Fantasy of having a trailer wagon all to myself
Gallery 46’s forthcoming exhibition, curated by Tatiana De Stempel. is an abstraction on jouissance. Through the life and career of late writer, curator and AI’s long-time columnist Manoj Nair, it takes audiences to an odyssey of wonders.
‘I sank into sadness and said: My life is shorter than that of a firefly…’
– Manoj Nair
Lines from Sing to It, Short Shorts
Published by Arts Illustrated Vol. 2 Issue 3
A tribute, a New Orleans funeral or just a flower on a grave – seemingly many, the options only go so far, in keeping an individual in our collective memory. There is remembrance, yes. But can we do more to immortalise an individual’s brilliance? What if we went a step further and immortalised the very concept of death? Artist and curator Tatiana De Stempel has gathered the concept and a string of artists to tell the world of how this inevitable part of the cycle of life sparked a grand tribute to the life, death and work of Manoj Nair, an artistic baron, a curator, a critic and an impeccably gifted writer who tragically died in Cochin in June 2019 – someone who understood the vitality and nobility of art and thrived only for its excellence.
Nair was closely associated with Kochi-Muziris Biennale and was the editorial director for the 2018–2019 edition. He played a significant part in bringing the work of homegrown talents, local and international artists to a wider audience, providing further impetus to the patron at heart, the one within himself. The title of the exhibition is taken from an email Manoj sent to his close friend Dhritabrata Bhattacharya Tato to introduce his book on childhood train journeys. In Manoj’s words, from that book:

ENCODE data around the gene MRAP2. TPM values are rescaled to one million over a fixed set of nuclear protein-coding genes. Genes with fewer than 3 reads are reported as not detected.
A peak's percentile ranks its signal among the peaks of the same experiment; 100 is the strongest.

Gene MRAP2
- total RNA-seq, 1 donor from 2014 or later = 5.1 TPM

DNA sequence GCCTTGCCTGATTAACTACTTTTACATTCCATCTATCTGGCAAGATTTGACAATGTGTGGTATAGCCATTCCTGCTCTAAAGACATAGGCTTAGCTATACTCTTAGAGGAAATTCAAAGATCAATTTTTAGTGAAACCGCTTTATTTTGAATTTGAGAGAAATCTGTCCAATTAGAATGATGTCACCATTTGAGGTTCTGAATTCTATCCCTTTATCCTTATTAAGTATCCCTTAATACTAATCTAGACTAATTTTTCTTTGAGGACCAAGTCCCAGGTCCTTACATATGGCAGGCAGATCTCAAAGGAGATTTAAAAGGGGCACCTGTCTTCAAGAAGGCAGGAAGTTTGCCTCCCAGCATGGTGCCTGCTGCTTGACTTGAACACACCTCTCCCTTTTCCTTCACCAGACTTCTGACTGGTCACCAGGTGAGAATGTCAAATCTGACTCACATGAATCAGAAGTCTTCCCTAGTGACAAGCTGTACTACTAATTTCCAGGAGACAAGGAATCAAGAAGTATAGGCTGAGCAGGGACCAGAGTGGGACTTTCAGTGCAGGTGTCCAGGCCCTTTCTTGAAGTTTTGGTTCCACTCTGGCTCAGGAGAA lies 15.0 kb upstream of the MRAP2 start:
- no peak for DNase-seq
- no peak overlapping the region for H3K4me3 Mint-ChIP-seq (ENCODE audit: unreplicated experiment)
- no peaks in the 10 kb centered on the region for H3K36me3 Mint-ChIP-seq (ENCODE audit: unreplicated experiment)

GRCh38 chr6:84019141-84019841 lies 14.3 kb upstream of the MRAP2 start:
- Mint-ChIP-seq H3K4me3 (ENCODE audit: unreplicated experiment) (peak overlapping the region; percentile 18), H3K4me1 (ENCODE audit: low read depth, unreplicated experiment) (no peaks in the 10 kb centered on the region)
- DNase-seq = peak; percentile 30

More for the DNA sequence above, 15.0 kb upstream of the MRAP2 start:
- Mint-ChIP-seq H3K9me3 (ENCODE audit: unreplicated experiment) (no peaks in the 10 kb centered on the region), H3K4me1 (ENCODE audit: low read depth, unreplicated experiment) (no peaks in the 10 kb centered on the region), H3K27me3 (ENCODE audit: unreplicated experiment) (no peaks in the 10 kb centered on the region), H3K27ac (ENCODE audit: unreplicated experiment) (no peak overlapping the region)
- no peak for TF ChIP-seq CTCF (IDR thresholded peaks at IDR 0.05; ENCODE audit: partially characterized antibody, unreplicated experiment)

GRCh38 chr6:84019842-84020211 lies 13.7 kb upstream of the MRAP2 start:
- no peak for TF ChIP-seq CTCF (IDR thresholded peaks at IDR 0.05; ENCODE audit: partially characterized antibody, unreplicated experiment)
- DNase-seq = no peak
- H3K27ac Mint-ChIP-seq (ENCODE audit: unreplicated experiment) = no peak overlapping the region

‘All of us have been on a train journey; all of us will have to make the journey from childhood to adulthood. But mine was through six states, across seven rivers and via six languages. Two of them, Hindi and Malayalam, still flow within me, slow, up and down, browsing. I want to relish them like I savour an Onasadya’.
It is extraordinary how his very words have now come to celebrate a life of extraordinary reach, mettle and achievement and its cataclysmic denouement; and in Fantasy of having a trailer wagon all to myself, an impressive international roster of more than 20 artists from the United Kingdom, India, Bangladesh, Pakistan, Korea and Sri Lanka come together to do just that. The exhibition’s curator, artist Tatiana de Stempel has secured established names including Fiona Banner, Gavin Turk and Harold Offeh, as well as more emerging names such as Xenia Bond, Janine Shroff and Anna Sebastian – many of whom had a personal connection with Nair and who were keen to acknowledge his international legacy. The intention is to create a cross-cultural platform of work which explores issues of diversity and core themes of excess and death. Along with the process it looks to see how trauma and displacement enhance one’s vulnerability.
From Anna Sebastian’s Kinderspiel, a death ritual doused in childlike innocence and curiosity to Janine Shroff’s The Queen in dramatic excess, all through the ingenious works, the riveting performances and the carefully designed workshops, there is a silver thread, joining them together in a post-modernist exuberance, devoid of theme or pattern – where only context and background allow breathability to the artists who have come together in a passion project that remembers Nair, yes, but also anyone, who like Nair has revelled in the glory of art.
The trailer wagon of fantasy here is the artists’ precise search that drives towards the opulence of death and the afterlife. The exhibition also runs along with the varied ideas, concepts and beliefs of an afterlife that seems greener than the life one lives. But to anyone familiar with Nair’s works, his life and career signifies brilliance. So, how do we find a balance in positing the word ‘better’ in either of his lives? Maybe that’s the truth the exhibition seeks to unravel. Maybe there is a key to passing through…
‘Fantasy of having a trailer all wagon to myself’ is set to run from February 4 to 19, 2021 at Gallery 46. It also features a series of performances and workshops that can also be accessed via Zoom. For further information and to book: www.fantasyofatrailerwagon.orgShare